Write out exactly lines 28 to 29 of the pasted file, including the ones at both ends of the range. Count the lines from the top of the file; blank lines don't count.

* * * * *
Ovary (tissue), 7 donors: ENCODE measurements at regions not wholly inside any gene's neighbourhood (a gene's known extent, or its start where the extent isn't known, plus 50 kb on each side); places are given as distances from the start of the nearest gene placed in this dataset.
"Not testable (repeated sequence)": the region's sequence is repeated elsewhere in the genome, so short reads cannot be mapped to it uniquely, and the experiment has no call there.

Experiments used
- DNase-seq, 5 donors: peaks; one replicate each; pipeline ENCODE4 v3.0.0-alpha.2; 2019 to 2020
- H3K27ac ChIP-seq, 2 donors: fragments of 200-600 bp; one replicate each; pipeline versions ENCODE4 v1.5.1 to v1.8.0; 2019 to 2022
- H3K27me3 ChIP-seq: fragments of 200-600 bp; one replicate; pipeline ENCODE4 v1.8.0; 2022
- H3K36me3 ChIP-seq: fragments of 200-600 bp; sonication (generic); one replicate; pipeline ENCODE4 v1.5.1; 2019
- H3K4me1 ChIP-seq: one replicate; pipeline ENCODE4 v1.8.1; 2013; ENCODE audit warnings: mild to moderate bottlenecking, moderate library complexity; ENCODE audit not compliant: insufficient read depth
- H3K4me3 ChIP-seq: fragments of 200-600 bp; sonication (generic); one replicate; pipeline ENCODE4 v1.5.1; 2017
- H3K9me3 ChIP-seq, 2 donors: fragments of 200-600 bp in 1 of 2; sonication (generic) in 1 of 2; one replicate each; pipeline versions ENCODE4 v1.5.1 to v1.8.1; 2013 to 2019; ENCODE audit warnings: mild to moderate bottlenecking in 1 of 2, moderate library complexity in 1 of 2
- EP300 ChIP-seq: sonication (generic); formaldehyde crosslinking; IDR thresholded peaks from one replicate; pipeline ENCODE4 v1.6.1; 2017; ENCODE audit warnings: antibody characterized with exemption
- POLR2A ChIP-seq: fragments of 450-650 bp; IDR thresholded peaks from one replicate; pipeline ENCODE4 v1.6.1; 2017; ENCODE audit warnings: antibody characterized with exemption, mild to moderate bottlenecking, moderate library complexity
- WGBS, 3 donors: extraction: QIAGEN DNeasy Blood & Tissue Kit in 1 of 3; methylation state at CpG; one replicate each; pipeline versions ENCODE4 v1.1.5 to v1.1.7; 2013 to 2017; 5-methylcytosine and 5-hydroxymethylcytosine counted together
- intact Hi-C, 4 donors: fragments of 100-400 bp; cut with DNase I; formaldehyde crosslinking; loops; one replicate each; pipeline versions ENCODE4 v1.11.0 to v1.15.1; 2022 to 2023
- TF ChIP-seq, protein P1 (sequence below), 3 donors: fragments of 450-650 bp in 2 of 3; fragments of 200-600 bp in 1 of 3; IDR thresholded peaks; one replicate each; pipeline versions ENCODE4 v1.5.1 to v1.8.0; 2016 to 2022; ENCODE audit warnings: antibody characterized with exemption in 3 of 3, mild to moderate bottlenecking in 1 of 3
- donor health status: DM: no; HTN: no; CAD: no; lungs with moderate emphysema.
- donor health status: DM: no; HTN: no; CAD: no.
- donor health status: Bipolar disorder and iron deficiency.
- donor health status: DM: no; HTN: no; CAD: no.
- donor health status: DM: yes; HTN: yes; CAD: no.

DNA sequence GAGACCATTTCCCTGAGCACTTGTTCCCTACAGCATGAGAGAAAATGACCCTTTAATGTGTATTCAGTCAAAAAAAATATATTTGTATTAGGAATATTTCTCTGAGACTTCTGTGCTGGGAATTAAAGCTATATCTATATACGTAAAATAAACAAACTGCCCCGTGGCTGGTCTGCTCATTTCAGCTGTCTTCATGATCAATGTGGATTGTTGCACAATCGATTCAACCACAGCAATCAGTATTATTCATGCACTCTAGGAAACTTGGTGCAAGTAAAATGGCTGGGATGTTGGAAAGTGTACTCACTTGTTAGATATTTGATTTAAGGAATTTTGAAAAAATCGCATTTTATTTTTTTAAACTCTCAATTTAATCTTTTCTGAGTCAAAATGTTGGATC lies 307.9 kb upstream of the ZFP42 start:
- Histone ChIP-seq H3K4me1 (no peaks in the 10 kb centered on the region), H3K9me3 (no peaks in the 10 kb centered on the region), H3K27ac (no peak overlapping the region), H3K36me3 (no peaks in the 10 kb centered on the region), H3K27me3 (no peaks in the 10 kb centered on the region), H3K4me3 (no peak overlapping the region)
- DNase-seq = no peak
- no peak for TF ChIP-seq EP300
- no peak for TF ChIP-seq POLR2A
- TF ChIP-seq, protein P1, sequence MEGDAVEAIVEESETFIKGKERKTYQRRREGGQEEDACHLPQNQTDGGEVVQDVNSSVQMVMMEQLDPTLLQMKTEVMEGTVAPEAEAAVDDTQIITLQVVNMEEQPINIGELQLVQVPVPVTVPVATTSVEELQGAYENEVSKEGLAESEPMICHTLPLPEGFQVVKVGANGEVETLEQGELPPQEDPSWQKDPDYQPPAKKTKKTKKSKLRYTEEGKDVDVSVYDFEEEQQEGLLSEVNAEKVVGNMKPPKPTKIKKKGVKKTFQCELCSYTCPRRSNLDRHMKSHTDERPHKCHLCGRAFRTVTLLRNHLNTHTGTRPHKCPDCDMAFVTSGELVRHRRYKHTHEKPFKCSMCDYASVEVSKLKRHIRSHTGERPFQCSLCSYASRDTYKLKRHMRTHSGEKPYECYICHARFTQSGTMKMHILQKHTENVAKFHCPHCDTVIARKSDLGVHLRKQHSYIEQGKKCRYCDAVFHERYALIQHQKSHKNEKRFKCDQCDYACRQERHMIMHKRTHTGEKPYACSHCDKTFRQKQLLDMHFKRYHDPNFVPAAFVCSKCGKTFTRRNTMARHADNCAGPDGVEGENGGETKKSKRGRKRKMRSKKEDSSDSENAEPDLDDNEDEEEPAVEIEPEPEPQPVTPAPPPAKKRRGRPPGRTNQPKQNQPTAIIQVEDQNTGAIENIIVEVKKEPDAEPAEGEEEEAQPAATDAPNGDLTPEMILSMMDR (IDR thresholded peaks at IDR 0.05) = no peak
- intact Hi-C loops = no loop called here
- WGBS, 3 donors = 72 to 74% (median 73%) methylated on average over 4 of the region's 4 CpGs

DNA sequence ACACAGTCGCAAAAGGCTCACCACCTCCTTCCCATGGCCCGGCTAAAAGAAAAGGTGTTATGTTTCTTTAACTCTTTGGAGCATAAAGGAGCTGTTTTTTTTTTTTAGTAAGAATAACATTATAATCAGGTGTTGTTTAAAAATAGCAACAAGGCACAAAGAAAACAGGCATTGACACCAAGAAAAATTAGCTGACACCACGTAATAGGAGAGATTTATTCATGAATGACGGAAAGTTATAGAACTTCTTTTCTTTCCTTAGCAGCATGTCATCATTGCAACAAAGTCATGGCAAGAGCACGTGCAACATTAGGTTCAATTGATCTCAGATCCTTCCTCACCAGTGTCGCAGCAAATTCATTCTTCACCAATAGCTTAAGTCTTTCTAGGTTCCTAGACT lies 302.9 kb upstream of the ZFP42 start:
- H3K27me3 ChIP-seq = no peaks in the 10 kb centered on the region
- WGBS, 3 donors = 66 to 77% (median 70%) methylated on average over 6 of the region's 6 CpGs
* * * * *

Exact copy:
- WGBS, 3 donors = 72 to 74% (median 73%) methylated on average over 4 of the region's 4 CpGs

DNA sequence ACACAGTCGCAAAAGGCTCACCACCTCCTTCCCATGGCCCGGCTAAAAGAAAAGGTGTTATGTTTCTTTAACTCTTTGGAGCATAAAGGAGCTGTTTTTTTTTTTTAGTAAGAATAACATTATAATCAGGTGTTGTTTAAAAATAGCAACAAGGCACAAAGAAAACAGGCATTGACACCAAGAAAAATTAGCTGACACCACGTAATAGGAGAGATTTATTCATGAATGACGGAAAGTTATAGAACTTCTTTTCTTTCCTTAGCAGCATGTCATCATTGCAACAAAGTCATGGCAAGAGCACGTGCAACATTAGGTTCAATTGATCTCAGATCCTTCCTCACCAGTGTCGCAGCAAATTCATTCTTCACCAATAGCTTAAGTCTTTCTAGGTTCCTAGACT lies 302.9 kb upstream of the ZFP42 start: